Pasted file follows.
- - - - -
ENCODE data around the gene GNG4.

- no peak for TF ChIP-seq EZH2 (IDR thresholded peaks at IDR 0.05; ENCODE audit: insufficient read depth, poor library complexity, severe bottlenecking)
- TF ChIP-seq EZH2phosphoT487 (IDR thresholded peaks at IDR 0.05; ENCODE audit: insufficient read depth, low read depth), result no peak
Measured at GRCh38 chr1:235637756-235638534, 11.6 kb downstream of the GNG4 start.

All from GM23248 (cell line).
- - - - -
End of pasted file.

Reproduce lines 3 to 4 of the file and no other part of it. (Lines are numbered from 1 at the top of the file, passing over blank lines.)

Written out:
- TF ChIP-seq EZH2phosphoT487 (IDR thresholded peaks at IDR 0.05; ENCODE audit: insufficient read depth, low read depth), result no peak
Measured at GRCh38 chr1:235637756-235638534, 11.6 kb downstream of the GNG4 start.